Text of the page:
29 Killed During Holiday Festival in Iraq


Bombs Kill 29 in Iraq During Ashoura

At least 29 people were killed and nearly 100 wounded Tuesday in attacks against Shiites in two cities near the Iranian border, including a bomb targeting members of the Islamic sect as they performed rituals on the Shiite calendar's holiest day. (AP)

Executions on Tape: Iraqi vs. Iraqi

A new propaganda video posted by Sunni insurgents on the Internet shows graphic scenes of the execution of more than a dozen captured fighters who were supposedly working with Iranian agents in Iraq to attack Sunni neighborhoods. (ABC News)

Missteps by Iraqi Forces in Battle Raise Questions

Iraqi forces were surprised and nearly overwhelmed by the ferocity of an obscure renegade militia in a weekend battle near the holy city of Najaf and needed far more help from American forces than previously disclosed, American and Iraqi officials said Monday. (NY Times)

U.N.: 700 Palestinians Stranded in No-Man's Land at Iraq-Syria Border

Some 700 Palestinians are stranded at the Iraq-Syria border, living in inhumane conditions in no-man's land after fleeing violence in Iraq, the United Nations refugee agency said on Tuesday. (Haaretz)


Russian Special Forces Used

They were the best of the best of Russia's special forces – and they were shooting Alexander Litvinenko. Images of elite Spetsnaz troops using pictures of the murdered former Russian spy for target practice prompted fresh accusations yesterday that the Kremlin was behind his killing. (London Times)


More Images of Failed Bombing in London Released Today

More images from the failed July 21, 2005 bombing attempt in London were released today at the trial of the six men accused of trying to mount a deadly bomb attack there just two weeks after the deadly subway and bus bombings that are often referred to as the U.K.'s 9/11. (ABC News)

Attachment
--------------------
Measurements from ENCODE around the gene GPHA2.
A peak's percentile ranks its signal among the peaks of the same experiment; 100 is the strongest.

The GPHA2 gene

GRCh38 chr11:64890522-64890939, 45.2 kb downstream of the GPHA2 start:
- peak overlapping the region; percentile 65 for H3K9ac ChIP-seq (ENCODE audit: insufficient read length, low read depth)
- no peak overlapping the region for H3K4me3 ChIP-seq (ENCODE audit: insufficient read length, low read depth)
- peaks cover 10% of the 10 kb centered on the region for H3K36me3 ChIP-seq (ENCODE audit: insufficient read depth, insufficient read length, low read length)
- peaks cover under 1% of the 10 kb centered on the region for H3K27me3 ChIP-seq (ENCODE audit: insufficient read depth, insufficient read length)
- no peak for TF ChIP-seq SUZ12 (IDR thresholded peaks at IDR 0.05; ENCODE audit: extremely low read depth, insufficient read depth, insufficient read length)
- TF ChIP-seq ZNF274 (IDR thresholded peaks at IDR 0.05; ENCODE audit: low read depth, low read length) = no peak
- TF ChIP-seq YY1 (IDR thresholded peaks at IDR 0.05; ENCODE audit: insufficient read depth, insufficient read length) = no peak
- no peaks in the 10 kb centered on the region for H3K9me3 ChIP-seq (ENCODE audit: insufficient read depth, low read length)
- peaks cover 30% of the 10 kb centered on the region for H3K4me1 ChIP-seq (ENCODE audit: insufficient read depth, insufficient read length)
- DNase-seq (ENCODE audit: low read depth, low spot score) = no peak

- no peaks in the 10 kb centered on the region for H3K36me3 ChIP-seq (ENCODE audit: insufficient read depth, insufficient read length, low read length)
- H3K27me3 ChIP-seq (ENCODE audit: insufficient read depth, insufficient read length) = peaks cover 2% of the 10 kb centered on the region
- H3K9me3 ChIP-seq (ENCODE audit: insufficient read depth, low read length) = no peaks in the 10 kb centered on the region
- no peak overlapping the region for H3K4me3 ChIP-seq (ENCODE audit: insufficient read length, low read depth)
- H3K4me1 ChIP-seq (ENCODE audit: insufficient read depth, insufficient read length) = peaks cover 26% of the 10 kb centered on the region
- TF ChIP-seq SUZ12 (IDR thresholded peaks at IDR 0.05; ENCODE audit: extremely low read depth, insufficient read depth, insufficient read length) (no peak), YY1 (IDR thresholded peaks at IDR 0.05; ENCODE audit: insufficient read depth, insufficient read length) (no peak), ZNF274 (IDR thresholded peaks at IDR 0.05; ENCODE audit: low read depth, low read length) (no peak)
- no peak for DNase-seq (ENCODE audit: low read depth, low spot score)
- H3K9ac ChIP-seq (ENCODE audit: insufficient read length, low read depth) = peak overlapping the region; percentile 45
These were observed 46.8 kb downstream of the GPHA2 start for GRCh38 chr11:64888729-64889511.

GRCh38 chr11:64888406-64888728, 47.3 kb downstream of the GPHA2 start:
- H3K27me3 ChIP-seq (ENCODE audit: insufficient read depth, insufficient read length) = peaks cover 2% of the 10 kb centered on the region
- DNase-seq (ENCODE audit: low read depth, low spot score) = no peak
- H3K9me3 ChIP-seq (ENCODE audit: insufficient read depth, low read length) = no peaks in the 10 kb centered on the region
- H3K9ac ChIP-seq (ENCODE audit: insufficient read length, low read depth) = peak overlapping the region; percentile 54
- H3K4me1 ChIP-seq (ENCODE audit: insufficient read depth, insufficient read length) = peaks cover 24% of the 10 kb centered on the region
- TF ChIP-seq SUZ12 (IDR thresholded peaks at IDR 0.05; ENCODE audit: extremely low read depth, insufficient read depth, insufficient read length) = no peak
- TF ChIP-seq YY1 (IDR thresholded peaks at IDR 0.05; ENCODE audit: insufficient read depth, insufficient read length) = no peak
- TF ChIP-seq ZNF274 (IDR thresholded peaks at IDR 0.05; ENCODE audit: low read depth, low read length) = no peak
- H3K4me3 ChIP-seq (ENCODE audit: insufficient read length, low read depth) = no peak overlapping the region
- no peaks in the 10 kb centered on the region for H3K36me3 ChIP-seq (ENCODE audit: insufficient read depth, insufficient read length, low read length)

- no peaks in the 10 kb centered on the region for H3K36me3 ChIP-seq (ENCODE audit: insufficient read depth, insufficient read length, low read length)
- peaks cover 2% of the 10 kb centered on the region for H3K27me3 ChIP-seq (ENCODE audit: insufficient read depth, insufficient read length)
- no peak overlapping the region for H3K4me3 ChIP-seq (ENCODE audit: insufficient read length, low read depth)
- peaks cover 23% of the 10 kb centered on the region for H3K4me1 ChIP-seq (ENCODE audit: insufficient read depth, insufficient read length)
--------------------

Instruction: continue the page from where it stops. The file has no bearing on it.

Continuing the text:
Terror Police 'Found 9/11 Speech'

A speech by al-Qaeda leader Osama bin Laden was found at a London flat used by the alleged 21 July plotters to make rucksack bombs, a court has heard. (BBC)


Suspected Al-Qaeda Leader In Turkey Detained In Raid: Report

A man suspected of running Al-Qaeda's operations in Turkey was among 48 people detained in nationwide raids earlier this week, the Anatolia news agency has reported. (AFP)

Turk Police Warned of Editor Murder Plot: Press

Turkish police were warned a year ago about a plot to kill Turkish-Armenian journalist Hrant Dink, media said on Tuesday, the latest suggestion authorities could have prevented a murder that has shocked the nation. (Reuters)


Attack of the Drones

Call them UAVs, drones, remote-controlled aircraft, or robotic air vehicles–it's clear that this new generation of weaponry increasingly is playing a key role in the U.S. arsenal. And what we've seen so far is nothing compared with what's in the pipeline. (USA Today)


Group: Over 1,000 Afghan Civilians Killed More than 1,000 civilians were killed in Afghanistan in 2006, most of them as a result of attacks by the Taliban and other anti-government forces in the country's unstable south, a rights group said Tuesday. (AP)

Driving the Taliban Off Nipple Hill – Again

Royal Marines came under Taliban rocket attack in Kajaki overnight, and at dawn yesterday 16 insurgents carrying rifles and rocket-propelled grenades could be seen scurrying from their firing position. (London Times)


Emergency Shutdown at Russia Nuke Plant

An unspecified safety problem prompted an emergency shutdown at a Russian nuclear power plant, but no increase in radiation levels were reported, federal officials said Tuesday. (AP)


Islamists Battle Algeria's Army

Fifteen people have been killed in a clash between Islamist militants and Algerian security forces in the eastern region of Batna, local media report. (BBC)